Got ICT Talent How Do We Make The Most

Got ICT Talent How Do We Make The Most

How will science meet the challenges of the future talent in Australia? We are asking each discipline of science how they will help Australia in the future and now, with the support of Australia’s chief scientist Ian Chubb. These articles are written by luminaries, and include two expert commentaries for a wider perspective. They are publish every other week and cover all major scientific areas. This installment examines the role of ICT.

Both the public and private sectors are finally realizing that information and communication technology (ICT), is an enabler technology. Companies, whether they are making drugs, mining coal or building a bridge, have to use ICT. Government agencies such as the Australian Taxation Office, which operates urban railway systems, and, obviously, the Defence Science and Technology Organisation (DTSO) also need ICT.

It was not uncommon for casual commentators to suggest that Australia had missed ICT. Almost all ICT multinationals are foreign-owned and don’t want to do anything more than selling in Australia

Small And Medium Sized Talent Enterprises

ICT-based small and medium sized enterprises (SMEs), faced the same challenges as all SMEs. The additional challenge was that their ICT specialist R&D personnel were less qualified than R&D staff from other disciplines. CSIRO was perceive, perhaps unfairly, as having little impact on the area.

International rankings of Australian computer science publication references showed that we were far behind the global average. Public perceptions of ICT’s value are much stronger these days. We interact almost every day with ICTs.

More than one billion mobile phones around the world have Australian software. While only a fraction of these phones are locate in Australia, it is clear that there is enough to show that the entire community recognizes the transformative power of ICT, even though it is sometimes hidden behind closed doors.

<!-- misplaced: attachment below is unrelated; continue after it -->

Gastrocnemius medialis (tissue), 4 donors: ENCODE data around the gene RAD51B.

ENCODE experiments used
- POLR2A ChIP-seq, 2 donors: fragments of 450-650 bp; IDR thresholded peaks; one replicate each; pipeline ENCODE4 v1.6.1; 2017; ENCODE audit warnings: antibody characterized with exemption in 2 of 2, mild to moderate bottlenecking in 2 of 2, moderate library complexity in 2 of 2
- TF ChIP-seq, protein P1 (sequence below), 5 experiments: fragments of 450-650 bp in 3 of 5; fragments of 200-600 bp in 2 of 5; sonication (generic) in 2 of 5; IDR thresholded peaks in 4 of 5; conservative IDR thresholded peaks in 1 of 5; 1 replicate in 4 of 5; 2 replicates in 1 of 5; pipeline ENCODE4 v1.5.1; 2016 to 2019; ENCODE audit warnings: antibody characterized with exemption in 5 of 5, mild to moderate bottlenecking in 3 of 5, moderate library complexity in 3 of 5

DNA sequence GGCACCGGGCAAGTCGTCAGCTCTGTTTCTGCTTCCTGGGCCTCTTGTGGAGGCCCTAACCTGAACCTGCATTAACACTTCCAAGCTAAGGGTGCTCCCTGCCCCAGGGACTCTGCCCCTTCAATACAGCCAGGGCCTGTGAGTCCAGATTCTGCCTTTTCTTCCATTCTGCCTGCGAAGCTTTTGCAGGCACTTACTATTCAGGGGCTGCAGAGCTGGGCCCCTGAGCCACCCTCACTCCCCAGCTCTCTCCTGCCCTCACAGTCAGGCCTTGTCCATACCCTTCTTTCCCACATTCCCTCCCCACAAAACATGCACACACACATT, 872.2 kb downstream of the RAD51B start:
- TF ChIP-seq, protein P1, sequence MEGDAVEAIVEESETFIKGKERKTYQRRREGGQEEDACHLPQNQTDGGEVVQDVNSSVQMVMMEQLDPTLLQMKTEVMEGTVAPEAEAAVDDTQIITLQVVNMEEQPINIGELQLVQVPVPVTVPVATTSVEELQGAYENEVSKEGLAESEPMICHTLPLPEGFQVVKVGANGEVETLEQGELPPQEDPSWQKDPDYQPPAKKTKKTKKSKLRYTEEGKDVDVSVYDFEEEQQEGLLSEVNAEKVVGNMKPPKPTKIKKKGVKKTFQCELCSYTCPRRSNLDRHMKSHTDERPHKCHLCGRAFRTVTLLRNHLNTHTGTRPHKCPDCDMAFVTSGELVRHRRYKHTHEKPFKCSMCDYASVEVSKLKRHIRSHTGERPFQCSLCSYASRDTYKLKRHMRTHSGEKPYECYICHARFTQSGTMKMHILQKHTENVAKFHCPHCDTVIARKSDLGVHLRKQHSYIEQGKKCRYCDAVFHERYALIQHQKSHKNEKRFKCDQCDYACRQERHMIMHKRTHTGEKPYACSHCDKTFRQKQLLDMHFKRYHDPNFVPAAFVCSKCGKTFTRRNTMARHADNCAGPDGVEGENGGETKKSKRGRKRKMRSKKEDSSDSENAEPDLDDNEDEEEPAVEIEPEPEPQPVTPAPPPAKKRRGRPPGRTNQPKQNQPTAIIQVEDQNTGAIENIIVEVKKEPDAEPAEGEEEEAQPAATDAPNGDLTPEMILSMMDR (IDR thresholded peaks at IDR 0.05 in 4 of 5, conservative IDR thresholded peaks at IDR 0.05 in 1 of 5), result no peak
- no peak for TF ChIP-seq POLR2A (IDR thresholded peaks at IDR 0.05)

The National Broadband Network (NBN), a ICT construct in its own right, has been the focus of considerable political controversy. It raised awareness about the pervasiveness and importance of ICT.

Then, What’s Next?

The combination of ICT ideas and technologies that we already know will have a profound impact on our daily lives. Likely scenarios include. Instead of taking pills or injecting drugs, our bodies may be able to use devices that administer drugs automatically at the times and dosage levels that we need.

Firemen will have access to micro-airborne vehicles that can search for survivors in a burning building. All road vehicles will have sensors and devices that communicate with other vehicles, roadside infrastructure and vehicles. This will reduce collisions and congestion and provide real-time advice. In due course, automated vehicle control will increase traffic density on freeways.

The ATO website can accept questions on tax-related issues and will provide an answer via an automatic service that the taxpayer can use to meet his or her tax obligations. A bionic eye will restore partial vision for people who are blind due to diseases like macular degeneration (see video).

People will increase their qualifications by enrolling in massive open online classes (MOOCs). After automated processing of their assignments, they will receive a grade

Many farm fences will be remove farm animals will receive sensors that will localise their position and give an electric shock to any animal that strays from the defined area.

People will talk with non-English-fluent Korean businessmen talent using a simple, two-way, real-time translation app or an add-on to a 3-dimensional Skype system. Robot floor cleaners will work as fast as human vacuum cleaners.